How the Navy's boatswain's mates get the USS Bataan into and out of ports around the world

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How the Navy's boatswain's mates get the USS Bataan into and out of ports around the world

USS Bataan

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  • Among the Marines and sailors who travel with the USS Bataan, a small group of dedicated sailors make sure the amphibious assault ship gets into and out of port safely.
  • The Navy's boatswain's mates work behind the scenes and on the decks to make sure the amphibious assault ship's arrival and exit goes as smoothly as possible.
  • Visit Business Insider's homepage for more stories.

When a port visit is in sight, Marines and sailors are quick to make plans on where they want to visit once they get on land.

Thankfully, the Bataan Amphibious Ready Group (ARG) has dedicated sailors who assist the amphibious assault ship USS Bataan (LHD 5) when pulling into domestic and foreign ports before the visit begins.

Boatswain's mates work behind the scenes and on the decks to make sure porting the amphibious assault ship goes as smooth as possible.

"The process of pulling into port starts days prior," said Boatswain's Mate First Class Elisha Chastain. "We begin by conducting maintenance and inventorying all of our equipment."

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After all of the gear is prepped, the planning begins. The navigation brief provides details about where the ship is going, the condition of the pier and where all of the lines are being placed. In total, approximately 15 mooring lines are used to keep the "Big Five" pier side.

After all of the gear is prepped, the planning begins. The navigation brief provides details about where the ship is going, the condition of the pier and where all of the lines are being placed. In total, approximately 15 mooring lines are used to keep the "Big Five" pier side.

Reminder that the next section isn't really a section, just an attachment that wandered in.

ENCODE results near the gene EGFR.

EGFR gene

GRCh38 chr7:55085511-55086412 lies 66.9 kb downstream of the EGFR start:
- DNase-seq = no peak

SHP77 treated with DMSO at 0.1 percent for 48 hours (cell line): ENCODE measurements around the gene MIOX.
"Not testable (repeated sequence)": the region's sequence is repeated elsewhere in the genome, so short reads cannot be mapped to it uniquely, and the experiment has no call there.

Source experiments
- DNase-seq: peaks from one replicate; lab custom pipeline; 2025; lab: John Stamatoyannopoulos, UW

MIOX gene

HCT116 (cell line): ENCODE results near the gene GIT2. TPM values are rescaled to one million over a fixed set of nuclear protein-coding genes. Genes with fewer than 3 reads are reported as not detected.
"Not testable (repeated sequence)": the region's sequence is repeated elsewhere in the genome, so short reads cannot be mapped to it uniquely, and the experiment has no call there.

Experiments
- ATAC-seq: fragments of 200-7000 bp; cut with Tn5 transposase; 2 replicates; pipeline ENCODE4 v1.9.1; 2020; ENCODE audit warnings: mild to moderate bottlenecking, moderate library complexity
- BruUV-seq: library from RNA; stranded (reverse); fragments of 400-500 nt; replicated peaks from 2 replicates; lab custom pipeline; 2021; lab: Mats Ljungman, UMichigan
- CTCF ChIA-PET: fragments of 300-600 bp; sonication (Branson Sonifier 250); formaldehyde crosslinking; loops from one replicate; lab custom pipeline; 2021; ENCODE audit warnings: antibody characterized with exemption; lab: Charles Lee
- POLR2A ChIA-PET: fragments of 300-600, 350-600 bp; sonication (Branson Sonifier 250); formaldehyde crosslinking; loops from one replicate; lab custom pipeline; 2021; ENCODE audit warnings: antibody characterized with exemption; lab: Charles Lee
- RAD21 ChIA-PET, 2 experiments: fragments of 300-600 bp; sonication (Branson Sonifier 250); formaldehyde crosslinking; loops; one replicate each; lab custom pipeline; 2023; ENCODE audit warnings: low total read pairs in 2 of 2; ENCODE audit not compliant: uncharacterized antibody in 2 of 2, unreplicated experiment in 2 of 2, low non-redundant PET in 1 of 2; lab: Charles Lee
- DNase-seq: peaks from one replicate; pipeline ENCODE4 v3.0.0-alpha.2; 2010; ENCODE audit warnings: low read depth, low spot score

Chastain continued, "Once we pull pier side, we cast the lines to the pier and the crew heaves them tight and secures the ship to the pier."

Chastain continued, "Once we pull pier side, we cast the lines to the pier and the crew heaves them tight and secures the ship to the pier."
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Pulling into port is only half of the job. When the liberty port concludes or the training exercise is completed, the Bataan has to get back underway. Boatswain's mates make it possible for the Marines and sailors aboard to begin their next transit safely.

Pulling into port is only half of the job. When the liberty port concludes or the training exercise is completed, the Bataan has to get back underway. Boatswain's mates make it possible for the Marines and sailors aboard to begin their next transit safely.

Each port comes with its own set of challenges, which includes the language barrier between sailors on the Bataan and the host nation's crew handling the lines on the pier.

Boatswain's mates learn to work with a new team every time they pull into an unfamiliar location. They have to be able to adapt and overcome road blocks every time they cast lines from territorial waters.

"Each pier we pull into overseas is different," said Chastain. "They are not like the pier we are used to pulling into every week in Norfolk."

"Each pier we pull into overseas is different," said Chastain. "They are not like the pier we are used to pulling into every week in Norfolk."
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Similar to all work sections aboard the Bataan, Boatswain's mates work as a close-knit team to accomplish their mission. Working hand-in-hand with their fellow sailors around the globe instills a sense of pride within their community.

Similar to all work sections aboard the Bataan, Boatswain's mates work as a close-knit team to accomplish their mission. Working hand-in-hand with their fellow sailors around the globe instills a sense of pride within their community.

"The most rewarding part about my job is seeing my junior Sailors step up throughout the work-ups and into deployment," said Boatswain's Mate First Class Eric Anderson. "When I see a sailor doing well it lets me know our mission is being accomplished."